The role of president is an exciting opportunity to represent primary principals, visit schools across the country, advocate at the national level on primary education and assist state and territory associations in their work of supporting principals. The role, while a sideways step out of a school, has allowed me to promote and work on some key passions, such as professional learning for principals, teacher education, inclusive culture in schools, and curriculum for students that inspires creativity and innovation.
What’s it mean to you to be in such an important role?
I see this role as supporting associations and principals by presenting their view of practice. I also see it as advocating for principals and helping others develop a deeper appreciation of the role principals have today. When it’s ‘hot in the kitchen’, it’s only another principal who really understands the demands and challenges. This role is about bridging the gap between policy and practice. I have an opportunity to influence the policy decisions and direction so that they can be reflective of the practice in schools and classrooms.
Primary school principals hold a pivotal place in our education system. Your thoughts?
The APPA Charter is very clear about the vital role primary principals have in the education of young Australians. We need to ensure principals have the training, resources, people and support to address the needs of all the children in their school. Second to teachers, principals have a huge impact on the education and culture experienced by students at school. I will always say, if want to make change: engage and involve the principal first!
From your perspective as president of APPA, how do you feel about the Federal Government considering introducing mandatory phonics, maths and literacy testing for Year One students?
APPA welcomes the opportunity to examine the current practices happening in schools and the evidence upon which these assessments are based. My position is that a mandatory practice does not necessarily lead to better outcomes. We will get compliance instead of accountability. The opportunity to develop a check that gives teachers and students immediate feedback and direction for teaching is the key to effective teaching. I believe we need to be building the capacity of teachers to be competent and confident in identifying learning needs. This also goes for Teacher Education providers. APPA has a major concern about the teaching of reading whereby too many graduates are coming into schools without the skills and knowledge to teach reading.
What are some really important priorities for the APPA this year?
APPA has a major focus on principal health and wellbeing. The role of principal has changed with an intensified workload and unrealistic expectations impacting adversely on personal health. This was evident from the 2016 National Principals Health and Wellbeing Survey. APPA has been a partner in the survey and is now looking to complete three major projects. One is presenting a pilot program that will provide professional learning for principals on building and developing effective practices that support school leader health and wellbeing. Secondly, we will conduct a research project to identify the successful practices of employers that principals as assisting them to manage job demands and support positive health and wellbeing. Thirdly, we will hold a national symposium in August, bringing together key stakeholders to develop a national strategic plan and statement on principal health and wellbeing.
You’re also Deputy Chair of Principals Australia Institute – how important is the work that the PAI does in the sector?
The Principals Australia Institute was established to support associations and principals with professional learning. They provide a fantastic program to schools through the KidsMatter and MindMatters resources. The new strategic plan looks at providing services and products that will strengthen the profession and ensure we have a great leader in every school. A key project in 2017 will be principal certification.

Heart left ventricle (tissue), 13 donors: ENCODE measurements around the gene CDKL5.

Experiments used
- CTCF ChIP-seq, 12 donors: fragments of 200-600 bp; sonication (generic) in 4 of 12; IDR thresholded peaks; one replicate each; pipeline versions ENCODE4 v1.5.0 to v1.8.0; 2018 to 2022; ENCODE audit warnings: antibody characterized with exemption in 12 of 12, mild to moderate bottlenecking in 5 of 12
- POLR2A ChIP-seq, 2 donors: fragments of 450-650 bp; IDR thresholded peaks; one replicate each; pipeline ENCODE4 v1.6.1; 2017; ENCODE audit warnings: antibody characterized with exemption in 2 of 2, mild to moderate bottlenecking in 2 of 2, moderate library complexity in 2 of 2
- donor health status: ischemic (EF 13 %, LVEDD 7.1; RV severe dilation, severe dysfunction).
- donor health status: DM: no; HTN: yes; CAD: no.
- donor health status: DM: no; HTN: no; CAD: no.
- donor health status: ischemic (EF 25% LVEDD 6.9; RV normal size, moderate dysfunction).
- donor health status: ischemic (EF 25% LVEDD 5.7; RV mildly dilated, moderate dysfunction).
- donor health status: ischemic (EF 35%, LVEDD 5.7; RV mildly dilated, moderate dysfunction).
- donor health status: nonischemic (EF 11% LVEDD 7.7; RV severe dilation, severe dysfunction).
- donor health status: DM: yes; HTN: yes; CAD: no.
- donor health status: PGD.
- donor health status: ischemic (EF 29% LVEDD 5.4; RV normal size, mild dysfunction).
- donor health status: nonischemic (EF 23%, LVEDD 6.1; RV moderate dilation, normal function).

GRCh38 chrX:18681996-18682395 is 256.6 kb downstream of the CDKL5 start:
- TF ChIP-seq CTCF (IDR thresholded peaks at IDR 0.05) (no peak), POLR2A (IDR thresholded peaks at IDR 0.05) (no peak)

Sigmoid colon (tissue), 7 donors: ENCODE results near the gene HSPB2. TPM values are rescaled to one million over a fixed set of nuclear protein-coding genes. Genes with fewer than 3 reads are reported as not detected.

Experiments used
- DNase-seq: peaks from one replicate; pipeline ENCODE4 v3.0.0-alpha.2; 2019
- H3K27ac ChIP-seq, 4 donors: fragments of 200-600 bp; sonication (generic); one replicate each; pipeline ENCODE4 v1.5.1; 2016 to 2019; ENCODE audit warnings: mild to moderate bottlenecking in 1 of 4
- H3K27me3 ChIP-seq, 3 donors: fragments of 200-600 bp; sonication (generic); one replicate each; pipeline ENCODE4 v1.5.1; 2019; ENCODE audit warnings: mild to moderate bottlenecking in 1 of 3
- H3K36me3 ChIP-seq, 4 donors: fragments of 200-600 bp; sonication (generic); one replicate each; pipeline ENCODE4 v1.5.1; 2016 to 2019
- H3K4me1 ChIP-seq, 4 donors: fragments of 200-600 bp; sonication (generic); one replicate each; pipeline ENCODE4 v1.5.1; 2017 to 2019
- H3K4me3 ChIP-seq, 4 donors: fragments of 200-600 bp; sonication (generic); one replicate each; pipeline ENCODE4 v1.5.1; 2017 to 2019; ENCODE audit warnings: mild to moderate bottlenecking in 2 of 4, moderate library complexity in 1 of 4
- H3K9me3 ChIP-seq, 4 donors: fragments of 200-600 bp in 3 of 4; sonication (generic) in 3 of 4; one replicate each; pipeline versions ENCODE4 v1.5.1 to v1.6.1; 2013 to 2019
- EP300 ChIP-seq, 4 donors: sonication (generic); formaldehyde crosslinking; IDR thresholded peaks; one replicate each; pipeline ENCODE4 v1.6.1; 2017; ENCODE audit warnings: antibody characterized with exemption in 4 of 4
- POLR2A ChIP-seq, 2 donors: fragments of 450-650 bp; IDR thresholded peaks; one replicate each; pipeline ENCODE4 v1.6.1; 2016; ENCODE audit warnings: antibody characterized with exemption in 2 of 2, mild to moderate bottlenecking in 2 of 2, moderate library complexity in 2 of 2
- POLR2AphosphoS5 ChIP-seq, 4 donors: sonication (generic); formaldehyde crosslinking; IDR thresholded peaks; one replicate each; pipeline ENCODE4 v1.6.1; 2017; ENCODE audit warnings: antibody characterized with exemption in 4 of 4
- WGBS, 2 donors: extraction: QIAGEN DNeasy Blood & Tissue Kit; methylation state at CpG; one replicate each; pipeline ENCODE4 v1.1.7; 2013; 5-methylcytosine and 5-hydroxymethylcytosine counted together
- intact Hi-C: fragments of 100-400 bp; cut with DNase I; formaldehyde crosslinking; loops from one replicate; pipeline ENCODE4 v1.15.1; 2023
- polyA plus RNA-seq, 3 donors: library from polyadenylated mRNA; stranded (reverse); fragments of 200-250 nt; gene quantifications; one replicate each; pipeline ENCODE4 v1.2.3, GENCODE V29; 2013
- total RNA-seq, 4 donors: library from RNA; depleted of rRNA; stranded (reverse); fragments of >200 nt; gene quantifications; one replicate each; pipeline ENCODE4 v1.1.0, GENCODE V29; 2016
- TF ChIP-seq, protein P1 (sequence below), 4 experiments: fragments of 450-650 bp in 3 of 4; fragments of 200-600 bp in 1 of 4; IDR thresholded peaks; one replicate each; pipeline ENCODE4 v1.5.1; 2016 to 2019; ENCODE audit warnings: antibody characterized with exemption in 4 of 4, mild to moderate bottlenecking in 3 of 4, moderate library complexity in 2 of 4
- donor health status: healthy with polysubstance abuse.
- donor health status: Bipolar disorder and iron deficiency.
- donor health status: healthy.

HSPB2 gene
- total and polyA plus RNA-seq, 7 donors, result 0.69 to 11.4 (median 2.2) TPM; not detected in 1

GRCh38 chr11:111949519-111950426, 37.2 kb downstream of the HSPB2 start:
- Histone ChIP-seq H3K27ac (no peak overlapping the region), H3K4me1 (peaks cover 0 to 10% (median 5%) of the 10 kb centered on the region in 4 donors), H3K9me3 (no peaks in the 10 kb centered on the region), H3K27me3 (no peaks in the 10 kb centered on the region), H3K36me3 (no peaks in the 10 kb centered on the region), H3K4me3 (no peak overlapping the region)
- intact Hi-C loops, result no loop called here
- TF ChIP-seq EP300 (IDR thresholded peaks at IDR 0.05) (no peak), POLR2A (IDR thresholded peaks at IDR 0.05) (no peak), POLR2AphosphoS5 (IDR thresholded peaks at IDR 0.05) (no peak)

Moving into 2017, what are a few things you, personally, are really keen on achieving this year?
I am keen to see the work of the TEMAG recommendations continue to be implemented to ensure we are improving the quality of teaching graduates. I will be working with state and territory associations to ensure partnership agreements between providers and schools for professional experience for ITE students are implemented. Additionally, I would like to see an increased focus on the teaching of reading and a move to put more time into the ‘how’ of learning. I will be personally pleased if we can get a national statement on principal health and wellbeing agreed to by all stakeholders and a national approach to principal preparation.
What are your biggest concerns for education at the moment?
The concern is the decline in the number people deciding to become principals; the extreme focus on assessment as the driver of teaching and learning; the challenges faced by schools in fitting everything into the school day; the impact of technology; and the changing needs our students bring to the classroom. Our investment in primary education needs to be long term and targeted. Short term only leads to Band-Aid solutions. We are trying to educate for a future that is changing, using a last century mindset / construct. It is time to revisit the Melbourne Declaration on Educational Goals for Young Australians so that the goals are targeted to today’s students; not a review, by tinkering with the model, but a rebuild and redesign to reflect the contemporary learning environments required to prepare our students for the future.
A few of my favourite music artists/bands on high rotation on my iTunes/Spotify include... unfortunately I'm not a strong iTunes or Spotify user - I'm more a CD or vinyl collector. So it would be blues, swing, generally with big band favourites or neo swing. John Lee Hooker, Van Morrison, Daddy Cool (actually have an original album with Eagle Rock), or CDs recently purchased at a folk, blues or jazz festival get played often.
A few things I love to do when switching off from work are... spending time with family(and grandchildren), in the vegie garden, cooking, watching sport (I'm a Swans supporter), or going for a run.
A few movies/TV shows I enjoy are... movies with an espionage theme (James Bond), NCIS, Fawlty Towers (any Monty Python), murder mysteries. I'm currently enjoying the new series of Death in Paradise
I'm hosting a dinner party and can invite four guests – living or dead – my wishlist would include... thinking about leadership, Nelson Mandela, Mother Teresa, Barack Obama and Daniel Goldman (the connection to his work on EQ influenced my leadership) would invite engaging conversation.